4. Men are more vulnerable than women
While women, especially young women, have shown a worrying increase in skin cancer incidence rates in recent decades, men are even more vulnerable.
Statistics show that men have squamous and squamous cell carcinoma more often than women.
Generally, men are more likely to be melanoma than women. Before the age of 50, the incidence for women is higher; After 50 years it’s bigger for men.
The incidence of melanoma in men aged 80 years and older are three times higher than in women of the same age.
One reason for this might be that men know less about skin cancer than women, so they are less willing to take protective measures such as using sunscreen.
A 2016 survey by the American Academy of Dermatology found that 76% of women surveyed believe that “healthy tanning does not exist”, but only 56% of men.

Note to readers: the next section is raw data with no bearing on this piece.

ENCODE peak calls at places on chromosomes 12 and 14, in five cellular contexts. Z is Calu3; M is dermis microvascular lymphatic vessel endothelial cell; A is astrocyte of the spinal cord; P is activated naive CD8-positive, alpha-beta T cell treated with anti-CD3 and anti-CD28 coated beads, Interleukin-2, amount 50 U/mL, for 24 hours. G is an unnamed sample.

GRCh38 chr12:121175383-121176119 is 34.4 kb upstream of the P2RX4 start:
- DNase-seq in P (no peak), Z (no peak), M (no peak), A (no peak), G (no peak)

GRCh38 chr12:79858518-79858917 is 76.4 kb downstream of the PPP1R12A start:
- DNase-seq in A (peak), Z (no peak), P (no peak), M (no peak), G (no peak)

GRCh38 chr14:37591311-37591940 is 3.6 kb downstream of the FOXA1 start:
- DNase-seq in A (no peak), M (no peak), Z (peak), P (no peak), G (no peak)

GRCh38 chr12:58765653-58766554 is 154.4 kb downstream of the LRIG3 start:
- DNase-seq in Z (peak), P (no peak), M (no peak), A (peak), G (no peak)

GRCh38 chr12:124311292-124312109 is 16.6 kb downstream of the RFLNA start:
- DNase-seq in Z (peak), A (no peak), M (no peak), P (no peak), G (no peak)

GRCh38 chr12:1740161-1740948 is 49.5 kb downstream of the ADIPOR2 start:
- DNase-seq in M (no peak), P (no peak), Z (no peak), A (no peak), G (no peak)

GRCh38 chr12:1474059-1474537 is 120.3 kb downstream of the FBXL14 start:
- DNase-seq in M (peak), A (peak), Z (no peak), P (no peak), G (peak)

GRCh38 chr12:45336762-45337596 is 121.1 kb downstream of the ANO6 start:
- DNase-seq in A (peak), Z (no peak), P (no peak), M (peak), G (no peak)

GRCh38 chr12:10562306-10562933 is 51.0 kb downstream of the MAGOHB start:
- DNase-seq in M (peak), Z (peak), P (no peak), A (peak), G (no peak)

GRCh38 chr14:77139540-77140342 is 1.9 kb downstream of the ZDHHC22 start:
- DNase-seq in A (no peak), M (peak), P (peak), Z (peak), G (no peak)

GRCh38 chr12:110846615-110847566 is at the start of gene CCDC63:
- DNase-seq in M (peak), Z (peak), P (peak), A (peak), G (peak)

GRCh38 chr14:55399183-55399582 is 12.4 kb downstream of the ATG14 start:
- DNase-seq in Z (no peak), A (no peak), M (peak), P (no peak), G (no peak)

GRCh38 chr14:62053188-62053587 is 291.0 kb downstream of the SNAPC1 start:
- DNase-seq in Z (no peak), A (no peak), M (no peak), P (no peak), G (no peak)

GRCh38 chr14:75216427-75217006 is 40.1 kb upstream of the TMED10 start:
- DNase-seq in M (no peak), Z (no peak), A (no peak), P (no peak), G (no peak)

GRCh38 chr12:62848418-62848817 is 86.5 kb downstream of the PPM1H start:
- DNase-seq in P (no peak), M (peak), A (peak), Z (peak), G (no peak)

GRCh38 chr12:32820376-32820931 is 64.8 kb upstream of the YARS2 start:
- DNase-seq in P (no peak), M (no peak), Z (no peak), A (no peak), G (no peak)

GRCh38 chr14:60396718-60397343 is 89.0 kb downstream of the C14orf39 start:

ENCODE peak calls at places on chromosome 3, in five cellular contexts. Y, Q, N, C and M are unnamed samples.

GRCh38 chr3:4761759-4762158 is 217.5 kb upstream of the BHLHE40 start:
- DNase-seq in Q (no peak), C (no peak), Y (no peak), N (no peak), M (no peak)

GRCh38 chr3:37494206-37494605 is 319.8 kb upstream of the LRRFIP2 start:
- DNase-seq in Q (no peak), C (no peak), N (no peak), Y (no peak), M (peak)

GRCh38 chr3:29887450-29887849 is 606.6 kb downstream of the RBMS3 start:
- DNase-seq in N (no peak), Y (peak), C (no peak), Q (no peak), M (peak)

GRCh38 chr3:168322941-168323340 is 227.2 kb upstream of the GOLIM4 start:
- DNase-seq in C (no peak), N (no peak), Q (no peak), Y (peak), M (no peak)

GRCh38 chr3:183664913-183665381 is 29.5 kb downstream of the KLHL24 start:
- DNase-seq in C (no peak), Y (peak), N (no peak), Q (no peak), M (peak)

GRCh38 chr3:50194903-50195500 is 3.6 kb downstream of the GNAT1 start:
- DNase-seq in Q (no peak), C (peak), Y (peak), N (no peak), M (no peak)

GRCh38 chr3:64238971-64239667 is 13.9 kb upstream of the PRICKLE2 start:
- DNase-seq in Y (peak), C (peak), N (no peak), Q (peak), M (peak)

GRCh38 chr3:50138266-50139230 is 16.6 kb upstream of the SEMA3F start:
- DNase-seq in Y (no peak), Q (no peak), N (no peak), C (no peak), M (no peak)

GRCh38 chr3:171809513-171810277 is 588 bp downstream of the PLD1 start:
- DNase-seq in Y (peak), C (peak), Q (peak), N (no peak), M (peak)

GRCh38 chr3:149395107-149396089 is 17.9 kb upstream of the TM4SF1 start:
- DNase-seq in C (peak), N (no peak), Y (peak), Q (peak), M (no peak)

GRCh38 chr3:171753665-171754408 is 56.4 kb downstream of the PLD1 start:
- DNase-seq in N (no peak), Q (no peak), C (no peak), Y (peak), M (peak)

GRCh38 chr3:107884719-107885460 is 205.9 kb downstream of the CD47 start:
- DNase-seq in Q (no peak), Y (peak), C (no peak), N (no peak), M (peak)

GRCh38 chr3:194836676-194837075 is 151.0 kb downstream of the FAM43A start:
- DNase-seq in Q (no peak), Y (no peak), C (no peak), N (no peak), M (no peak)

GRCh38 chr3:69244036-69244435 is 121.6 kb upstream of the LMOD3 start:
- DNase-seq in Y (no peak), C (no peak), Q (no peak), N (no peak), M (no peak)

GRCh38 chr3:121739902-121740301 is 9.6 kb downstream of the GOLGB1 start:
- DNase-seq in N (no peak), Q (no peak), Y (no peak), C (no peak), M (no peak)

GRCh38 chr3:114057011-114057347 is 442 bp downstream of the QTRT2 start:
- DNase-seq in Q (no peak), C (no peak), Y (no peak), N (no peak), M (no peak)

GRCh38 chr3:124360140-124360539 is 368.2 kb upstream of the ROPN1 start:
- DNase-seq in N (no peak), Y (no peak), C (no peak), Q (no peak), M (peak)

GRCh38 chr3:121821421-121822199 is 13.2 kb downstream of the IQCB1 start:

Some researchers also concluded that the men’s skin is more likely to prone to UV rays than women because of its thickness, with less fat underneath and contains more collagen and elastin.
Studies have shown that men’s skin is more sensitive to UV rays than women.
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5. Some medical treatments make it more likely
People who are undergoing radiation therapy for cancer or the ultraviolet rays of psoriasis have an increased risk of skin cancer.
Organ transplant patients who take medications that suppress the immune system are also more susceptible to skin cancer.
6. Early cancer of the skin could mean skin cancer in the future